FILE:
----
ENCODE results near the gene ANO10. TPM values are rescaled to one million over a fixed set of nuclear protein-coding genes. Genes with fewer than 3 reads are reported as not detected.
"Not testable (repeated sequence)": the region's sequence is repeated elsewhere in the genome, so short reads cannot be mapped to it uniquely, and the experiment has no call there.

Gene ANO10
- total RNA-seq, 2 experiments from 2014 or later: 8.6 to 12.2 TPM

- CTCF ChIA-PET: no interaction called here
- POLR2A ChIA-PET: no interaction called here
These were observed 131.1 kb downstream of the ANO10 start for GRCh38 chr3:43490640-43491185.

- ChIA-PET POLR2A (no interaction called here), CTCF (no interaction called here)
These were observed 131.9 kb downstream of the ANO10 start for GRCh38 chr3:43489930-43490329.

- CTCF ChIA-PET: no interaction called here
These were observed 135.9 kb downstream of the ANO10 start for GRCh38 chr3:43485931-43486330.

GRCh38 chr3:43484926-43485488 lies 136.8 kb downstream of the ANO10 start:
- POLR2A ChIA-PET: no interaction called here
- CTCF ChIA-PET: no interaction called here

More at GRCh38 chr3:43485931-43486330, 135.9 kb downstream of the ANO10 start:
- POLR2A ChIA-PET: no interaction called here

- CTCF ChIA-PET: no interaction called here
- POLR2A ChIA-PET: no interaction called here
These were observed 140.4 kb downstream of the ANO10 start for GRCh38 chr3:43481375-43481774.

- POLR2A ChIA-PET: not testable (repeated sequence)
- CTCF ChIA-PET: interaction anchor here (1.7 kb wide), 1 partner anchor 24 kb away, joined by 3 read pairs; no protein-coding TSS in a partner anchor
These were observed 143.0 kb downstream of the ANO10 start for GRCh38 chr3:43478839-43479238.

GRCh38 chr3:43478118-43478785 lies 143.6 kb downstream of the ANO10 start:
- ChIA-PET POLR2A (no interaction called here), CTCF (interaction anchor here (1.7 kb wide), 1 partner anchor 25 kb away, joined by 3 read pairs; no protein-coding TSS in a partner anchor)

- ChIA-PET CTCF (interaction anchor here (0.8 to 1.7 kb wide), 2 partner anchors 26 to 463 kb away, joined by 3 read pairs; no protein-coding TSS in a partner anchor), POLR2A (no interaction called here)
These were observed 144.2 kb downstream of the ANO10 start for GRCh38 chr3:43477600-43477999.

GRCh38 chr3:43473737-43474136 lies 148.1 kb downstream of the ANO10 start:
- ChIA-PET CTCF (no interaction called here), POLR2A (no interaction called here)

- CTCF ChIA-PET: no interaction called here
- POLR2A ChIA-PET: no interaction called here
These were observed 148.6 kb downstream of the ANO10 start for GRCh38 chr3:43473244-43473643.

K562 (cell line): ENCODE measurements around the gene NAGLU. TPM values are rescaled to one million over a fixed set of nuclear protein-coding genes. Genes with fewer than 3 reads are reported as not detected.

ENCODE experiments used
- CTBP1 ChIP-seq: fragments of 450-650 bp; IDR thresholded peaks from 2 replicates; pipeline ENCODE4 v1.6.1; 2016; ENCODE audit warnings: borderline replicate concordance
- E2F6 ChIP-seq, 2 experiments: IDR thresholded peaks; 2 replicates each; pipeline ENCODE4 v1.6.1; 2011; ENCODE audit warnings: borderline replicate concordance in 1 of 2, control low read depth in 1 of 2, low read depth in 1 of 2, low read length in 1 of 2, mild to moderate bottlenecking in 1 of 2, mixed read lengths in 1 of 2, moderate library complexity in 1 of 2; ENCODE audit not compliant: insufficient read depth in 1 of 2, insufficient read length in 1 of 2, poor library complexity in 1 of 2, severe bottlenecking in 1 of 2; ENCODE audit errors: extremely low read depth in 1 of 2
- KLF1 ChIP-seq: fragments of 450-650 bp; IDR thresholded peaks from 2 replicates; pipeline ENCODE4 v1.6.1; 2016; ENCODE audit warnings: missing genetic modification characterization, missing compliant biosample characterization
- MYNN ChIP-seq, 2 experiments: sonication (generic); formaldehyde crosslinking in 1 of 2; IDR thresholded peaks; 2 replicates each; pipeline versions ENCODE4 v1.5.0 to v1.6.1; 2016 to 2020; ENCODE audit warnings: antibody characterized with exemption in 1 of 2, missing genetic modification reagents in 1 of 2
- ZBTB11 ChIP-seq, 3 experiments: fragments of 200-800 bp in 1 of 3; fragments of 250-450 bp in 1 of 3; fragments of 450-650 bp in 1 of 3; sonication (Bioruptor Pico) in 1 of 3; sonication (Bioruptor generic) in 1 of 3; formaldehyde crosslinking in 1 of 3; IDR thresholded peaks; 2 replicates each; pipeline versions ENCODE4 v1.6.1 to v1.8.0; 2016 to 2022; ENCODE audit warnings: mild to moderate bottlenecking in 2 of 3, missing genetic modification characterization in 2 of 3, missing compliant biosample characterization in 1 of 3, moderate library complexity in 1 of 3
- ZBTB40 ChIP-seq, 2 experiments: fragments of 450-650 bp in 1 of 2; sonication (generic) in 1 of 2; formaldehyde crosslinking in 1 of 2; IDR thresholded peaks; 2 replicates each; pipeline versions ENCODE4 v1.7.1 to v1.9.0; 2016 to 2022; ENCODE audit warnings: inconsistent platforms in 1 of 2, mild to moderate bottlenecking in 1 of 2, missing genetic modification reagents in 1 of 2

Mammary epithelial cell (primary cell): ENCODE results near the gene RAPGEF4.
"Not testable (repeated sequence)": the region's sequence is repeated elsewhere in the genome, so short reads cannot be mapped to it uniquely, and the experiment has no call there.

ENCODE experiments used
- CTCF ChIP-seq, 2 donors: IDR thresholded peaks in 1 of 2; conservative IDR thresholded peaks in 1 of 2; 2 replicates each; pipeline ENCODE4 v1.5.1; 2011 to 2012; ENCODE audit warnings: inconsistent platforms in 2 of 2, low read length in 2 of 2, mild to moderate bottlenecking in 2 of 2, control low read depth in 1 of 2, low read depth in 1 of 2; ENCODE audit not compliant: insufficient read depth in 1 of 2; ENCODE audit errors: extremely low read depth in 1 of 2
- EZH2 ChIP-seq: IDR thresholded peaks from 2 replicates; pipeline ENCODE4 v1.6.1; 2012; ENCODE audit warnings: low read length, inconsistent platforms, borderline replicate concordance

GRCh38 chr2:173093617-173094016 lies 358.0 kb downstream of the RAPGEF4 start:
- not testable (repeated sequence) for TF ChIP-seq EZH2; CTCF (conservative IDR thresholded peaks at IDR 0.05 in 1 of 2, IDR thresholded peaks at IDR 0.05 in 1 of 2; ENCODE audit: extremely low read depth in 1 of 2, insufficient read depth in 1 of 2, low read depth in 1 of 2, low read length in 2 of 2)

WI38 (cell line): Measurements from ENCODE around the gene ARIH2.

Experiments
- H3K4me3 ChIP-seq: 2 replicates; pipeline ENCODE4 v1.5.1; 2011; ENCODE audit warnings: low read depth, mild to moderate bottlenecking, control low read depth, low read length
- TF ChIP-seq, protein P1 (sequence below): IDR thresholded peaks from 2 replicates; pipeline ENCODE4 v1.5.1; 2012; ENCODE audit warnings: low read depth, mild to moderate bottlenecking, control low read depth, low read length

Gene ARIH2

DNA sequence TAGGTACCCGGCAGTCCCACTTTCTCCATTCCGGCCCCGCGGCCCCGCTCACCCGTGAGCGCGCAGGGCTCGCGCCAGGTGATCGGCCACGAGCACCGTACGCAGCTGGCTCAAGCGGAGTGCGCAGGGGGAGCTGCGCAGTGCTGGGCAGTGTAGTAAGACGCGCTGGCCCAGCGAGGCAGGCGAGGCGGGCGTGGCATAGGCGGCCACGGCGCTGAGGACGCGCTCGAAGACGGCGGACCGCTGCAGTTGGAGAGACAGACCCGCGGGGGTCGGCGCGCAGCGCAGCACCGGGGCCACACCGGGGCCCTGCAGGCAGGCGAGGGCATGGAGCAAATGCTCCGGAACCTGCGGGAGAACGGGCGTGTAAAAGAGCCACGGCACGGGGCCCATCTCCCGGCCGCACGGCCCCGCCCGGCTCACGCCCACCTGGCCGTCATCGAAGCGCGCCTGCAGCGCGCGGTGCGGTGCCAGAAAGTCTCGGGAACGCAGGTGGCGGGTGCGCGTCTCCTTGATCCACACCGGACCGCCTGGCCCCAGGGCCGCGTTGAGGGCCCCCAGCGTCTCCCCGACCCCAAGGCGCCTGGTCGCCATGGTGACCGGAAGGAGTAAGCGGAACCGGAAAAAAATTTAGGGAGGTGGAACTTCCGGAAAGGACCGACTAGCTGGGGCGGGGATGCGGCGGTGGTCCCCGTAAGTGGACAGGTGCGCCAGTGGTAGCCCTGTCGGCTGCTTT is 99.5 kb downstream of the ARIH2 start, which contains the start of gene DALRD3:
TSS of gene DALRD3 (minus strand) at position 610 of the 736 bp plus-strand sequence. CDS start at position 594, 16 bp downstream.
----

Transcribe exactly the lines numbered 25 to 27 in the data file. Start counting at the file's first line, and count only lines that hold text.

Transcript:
- ChIA-PET CTCF (interaction anchor here (0.8 to 1.7 kb wide), 2 partner anchors 26 to 463 kb away, joined by 3 read pairs; no protein-coding TSS in a partner anchor), POLR2A (no interaction called here)
These were observed 144.2 kb downstream of the ANO10 start for GRCh38 chr3:43477600-43477999.

GRCh38 chr3:43473737-43474136 lies 148.1 kb downstream of the ANO10 start: